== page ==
— Tax rate on income from services rendered and construction contracts executed outside Pakistan are being proposed to be increased from 1% to 50% of withholding rates applicable to resident persons for such services or contracts executed locally.

Withholding Taxes:

— Advance tax at 3% of the value of the vehicle to be collected from non-filer lessees.

— Advance tax at 4% for general insurance and at 1% on life insurance on payment of insurance premium. In the case of life insurance, the amendment will apply to policies where premium exceeds Rupees 200,000.

— Advance tax at 5% on the value of mineral extracted by a non-filer to be collected by relevant provincial authorities.

— 3% advance tax on turnover to be paid by non-filers on filing of provincial sales tax returns.

— Withholding tax on dividend for non-filers increased to 20% from 17.5%.

SALES TAX

— As in the case of Income tax, the Bill proposes to include material and equipment for construction and operation of Gwadar port, and free zone at Gwadar, imported by or supplied to specific Chinese companies operating in Gwadar, including their contractors and sub-contractors in the Sixth Schedule, Table 1, to the Sales Tax Act 1990. The intent is to provide exemption from Sales tax to the Chinese companies, including their domestic contractors and sub-contractors, for a period of 40 years. The proposal appears to be extremely generous, irrespective of the benefits that may or may not accrue to the nation because of CPEC.

— It is proposed that Businesses in the Gwadar Free Zone be also exempted under the Sixth Schedule for all supplies within the Gwadar Free Zone for 23 years. While the basis for the period of exemptions in income taxes and sales taxes for port and free zones is curious, nonetheless, perhaps the Government should consider a reduced rate for companies operating in Gwadar, rather than total exemption.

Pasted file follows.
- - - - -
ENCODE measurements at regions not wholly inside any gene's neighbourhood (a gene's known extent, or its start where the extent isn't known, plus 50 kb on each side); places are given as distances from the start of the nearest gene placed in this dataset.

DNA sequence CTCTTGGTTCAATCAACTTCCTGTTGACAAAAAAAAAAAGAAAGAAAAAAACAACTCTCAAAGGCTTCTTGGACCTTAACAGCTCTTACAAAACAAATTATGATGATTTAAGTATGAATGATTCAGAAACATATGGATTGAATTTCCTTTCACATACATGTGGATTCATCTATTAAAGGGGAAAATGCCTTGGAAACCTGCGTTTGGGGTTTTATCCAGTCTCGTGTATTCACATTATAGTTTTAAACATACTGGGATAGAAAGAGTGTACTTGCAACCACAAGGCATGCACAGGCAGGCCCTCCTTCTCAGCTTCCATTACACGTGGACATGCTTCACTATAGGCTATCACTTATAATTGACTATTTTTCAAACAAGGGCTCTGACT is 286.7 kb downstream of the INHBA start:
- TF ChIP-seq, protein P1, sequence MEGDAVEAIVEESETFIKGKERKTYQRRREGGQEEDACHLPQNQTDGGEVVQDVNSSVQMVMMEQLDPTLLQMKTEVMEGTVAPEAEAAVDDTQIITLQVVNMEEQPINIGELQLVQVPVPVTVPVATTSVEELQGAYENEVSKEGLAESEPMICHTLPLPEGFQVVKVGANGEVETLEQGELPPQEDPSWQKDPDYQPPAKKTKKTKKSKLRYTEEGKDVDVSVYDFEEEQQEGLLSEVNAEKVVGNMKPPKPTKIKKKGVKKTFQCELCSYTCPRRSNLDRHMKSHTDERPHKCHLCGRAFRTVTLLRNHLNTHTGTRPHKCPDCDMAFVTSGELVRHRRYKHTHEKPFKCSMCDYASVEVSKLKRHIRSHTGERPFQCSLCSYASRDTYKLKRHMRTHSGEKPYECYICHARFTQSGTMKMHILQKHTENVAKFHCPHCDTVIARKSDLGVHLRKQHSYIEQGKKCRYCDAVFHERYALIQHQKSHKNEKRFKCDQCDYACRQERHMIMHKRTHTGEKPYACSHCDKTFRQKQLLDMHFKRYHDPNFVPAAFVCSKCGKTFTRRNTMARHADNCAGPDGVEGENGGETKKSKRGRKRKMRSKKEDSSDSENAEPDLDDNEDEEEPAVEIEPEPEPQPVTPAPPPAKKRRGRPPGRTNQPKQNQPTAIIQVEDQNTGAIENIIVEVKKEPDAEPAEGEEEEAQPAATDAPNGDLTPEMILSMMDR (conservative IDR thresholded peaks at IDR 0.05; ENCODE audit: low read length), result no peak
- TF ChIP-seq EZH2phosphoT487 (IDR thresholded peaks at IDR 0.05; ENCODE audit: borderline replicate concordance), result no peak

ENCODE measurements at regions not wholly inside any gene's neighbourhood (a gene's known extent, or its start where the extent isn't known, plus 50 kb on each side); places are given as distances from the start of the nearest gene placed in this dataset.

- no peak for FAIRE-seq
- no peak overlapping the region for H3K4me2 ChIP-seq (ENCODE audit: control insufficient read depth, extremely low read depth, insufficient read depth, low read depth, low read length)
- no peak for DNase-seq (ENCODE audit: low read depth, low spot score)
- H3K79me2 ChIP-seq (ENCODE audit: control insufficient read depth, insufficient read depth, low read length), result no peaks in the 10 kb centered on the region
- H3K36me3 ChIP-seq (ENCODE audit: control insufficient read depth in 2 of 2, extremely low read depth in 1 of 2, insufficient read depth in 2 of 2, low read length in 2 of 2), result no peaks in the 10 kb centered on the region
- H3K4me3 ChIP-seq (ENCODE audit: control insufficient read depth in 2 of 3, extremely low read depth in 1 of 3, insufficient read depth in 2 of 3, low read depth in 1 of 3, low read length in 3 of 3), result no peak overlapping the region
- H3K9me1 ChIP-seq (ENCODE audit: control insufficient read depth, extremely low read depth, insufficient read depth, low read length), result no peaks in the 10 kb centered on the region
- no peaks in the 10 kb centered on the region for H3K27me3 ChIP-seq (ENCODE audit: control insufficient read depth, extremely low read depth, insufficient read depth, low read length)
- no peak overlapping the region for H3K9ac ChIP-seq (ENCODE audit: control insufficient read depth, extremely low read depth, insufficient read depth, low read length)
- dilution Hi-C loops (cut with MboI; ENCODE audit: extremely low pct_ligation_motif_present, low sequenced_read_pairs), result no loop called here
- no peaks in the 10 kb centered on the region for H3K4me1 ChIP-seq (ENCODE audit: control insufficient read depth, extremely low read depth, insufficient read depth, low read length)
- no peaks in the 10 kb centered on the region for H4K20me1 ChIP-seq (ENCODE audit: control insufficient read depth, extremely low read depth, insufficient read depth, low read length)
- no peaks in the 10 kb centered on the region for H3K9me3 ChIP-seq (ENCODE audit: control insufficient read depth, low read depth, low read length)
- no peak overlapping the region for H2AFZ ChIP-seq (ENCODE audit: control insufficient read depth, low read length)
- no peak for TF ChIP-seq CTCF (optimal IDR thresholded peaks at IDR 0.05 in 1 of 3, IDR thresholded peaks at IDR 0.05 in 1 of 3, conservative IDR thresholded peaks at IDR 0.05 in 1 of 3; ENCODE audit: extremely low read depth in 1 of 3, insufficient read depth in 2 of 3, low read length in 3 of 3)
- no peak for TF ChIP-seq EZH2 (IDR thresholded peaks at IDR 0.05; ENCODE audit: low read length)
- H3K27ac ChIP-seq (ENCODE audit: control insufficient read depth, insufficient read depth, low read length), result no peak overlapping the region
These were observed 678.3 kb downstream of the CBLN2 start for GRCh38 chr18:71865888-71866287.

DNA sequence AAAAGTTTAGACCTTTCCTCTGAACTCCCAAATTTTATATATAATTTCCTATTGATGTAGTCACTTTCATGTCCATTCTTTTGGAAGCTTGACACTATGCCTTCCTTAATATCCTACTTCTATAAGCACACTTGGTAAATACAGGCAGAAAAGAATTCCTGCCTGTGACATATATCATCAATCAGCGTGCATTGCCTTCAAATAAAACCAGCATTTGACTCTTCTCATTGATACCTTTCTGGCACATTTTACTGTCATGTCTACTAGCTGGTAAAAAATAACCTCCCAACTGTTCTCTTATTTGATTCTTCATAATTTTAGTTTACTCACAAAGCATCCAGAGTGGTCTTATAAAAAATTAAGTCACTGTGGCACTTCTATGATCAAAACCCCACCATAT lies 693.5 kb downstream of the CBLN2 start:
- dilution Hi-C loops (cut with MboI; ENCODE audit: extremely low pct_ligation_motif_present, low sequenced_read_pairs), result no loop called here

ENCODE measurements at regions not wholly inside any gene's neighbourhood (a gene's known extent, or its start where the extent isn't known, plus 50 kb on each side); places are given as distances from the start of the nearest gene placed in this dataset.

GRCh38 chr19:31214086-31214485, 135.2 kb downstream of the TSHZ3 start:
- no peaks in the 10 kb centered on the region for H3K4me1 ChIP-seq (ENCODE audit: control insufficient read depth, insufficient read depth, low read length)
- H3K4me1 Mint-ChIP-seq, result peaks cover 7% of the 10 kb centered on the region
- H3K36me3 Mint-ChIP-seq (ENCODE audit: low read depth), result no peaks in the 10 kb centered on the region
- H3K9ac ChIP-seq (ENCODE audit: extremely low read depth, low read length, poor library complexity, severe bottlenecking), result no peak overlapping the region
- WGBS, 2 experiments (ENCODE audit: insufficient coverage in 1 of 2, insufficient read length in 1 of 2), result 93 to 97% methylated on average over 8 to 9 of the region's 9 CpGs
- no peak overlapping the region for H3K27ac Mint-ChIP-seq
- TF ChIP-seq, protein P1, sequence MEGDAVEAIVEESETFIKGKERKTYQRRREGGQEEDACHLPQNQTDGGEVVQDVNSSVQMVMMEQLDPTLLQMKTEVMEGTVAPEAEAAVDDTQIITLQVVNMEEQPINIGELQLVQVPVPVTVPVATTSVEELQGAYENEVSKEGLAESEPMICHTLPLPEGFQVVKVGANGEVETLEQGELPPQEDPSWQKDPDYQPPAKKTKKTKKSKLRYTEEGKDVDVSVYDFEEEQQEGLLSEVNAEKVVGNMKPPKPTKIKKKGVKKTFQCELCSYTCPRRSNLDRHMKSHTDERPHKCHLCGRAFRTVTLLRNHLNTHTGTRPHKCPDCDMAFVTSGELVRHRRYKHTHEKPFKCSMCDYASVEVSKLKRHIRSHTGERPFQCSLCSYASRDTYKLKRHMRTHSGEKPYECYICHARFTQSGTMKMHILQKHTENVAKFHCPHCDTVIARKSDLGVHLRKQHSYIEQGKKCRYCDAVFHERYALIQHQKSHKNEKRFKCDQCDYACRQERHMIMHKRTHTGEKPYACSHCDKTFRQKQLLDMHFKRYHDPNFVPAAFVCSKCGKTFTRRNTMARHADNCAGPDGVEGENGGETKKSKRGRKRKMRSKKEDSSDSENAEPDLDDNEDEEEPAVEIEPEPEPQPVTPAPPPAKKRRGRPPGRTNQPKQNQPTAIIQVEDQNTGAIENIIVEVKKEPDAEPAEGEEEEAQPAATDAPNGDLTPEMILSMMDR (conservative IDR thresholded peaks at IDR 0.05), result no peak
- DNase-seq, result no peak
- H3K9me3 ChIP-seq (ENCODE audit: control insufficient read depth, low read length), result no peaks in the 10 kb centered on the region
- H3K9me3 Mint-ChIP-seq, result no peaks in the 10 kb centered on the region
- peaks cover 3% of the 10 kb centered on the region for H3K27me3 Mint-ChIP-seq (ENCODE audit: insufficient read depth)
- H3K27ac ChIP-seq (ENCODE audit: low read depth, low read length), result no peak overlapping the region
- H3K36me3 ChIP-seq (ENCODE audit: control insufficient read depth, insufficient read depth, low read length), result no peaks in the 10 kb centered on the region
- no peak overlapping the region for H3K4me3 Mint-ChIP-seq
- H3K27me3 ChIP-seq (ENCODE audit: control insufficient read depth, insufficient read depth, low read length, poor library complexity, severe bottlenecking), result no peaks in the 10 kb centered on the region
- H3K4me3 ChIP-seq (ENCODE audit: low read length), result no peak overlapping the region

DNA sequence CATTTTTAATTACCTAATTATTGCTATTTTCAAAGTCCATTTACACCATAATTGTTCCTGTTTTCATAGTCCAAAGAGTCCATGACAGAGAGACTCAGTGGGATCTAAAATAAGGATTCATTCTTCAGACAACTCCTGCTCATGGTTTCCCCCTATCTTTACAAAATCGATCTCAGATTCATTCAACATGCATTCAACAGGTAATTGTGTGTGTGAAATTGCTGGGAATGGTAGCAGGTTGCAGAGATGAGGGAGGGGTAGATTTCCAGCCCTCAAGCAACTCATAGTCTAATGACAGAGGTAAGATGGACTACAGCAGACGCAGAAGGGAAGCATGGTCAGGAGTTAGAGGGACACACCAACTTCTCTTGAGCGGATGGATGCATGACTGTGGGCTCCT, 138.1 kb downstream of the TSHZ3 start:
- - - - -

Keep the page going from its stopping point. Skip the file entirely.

— The definition of “cottage industry” is being modified to include all manufacturers whose annual turnover from taxable supplies do not exceed ten million rupees; previously the turnover was restricted to five million rupees. This is a positive relief for cottage industry, however perhaps the Government should also amend the other condition relating to utility bills if the intent is to give real relief.

— Alarmingly the Government is moving to exclude provincial taxes from the definition of input tax. This will obviously increase the overall sales tax payable by registered persons and will have an inflationary impact, beyond being detrimental for entrepreneurship. In case the provinces move in the opposite direction and start disallowing federal taxes, it will be disastrous for honest businesses. The Government needs to simplify the sales tax regime rather than increase the workload of an already overburdened judiciary.

— The Bill proposes to empower the tax collector to recover taxes not withheld, from the withholding agent which was previously an oversight in the Act.

— Laptops, notebooks and personal computers are being exempted from sales tax, which is indeed a step in the right direction in the information age. On the other hand, sales taxes on medium priced and smart phones is being increased by Rupees 500 per unit. Perhaps this is an attempt to tax luxury.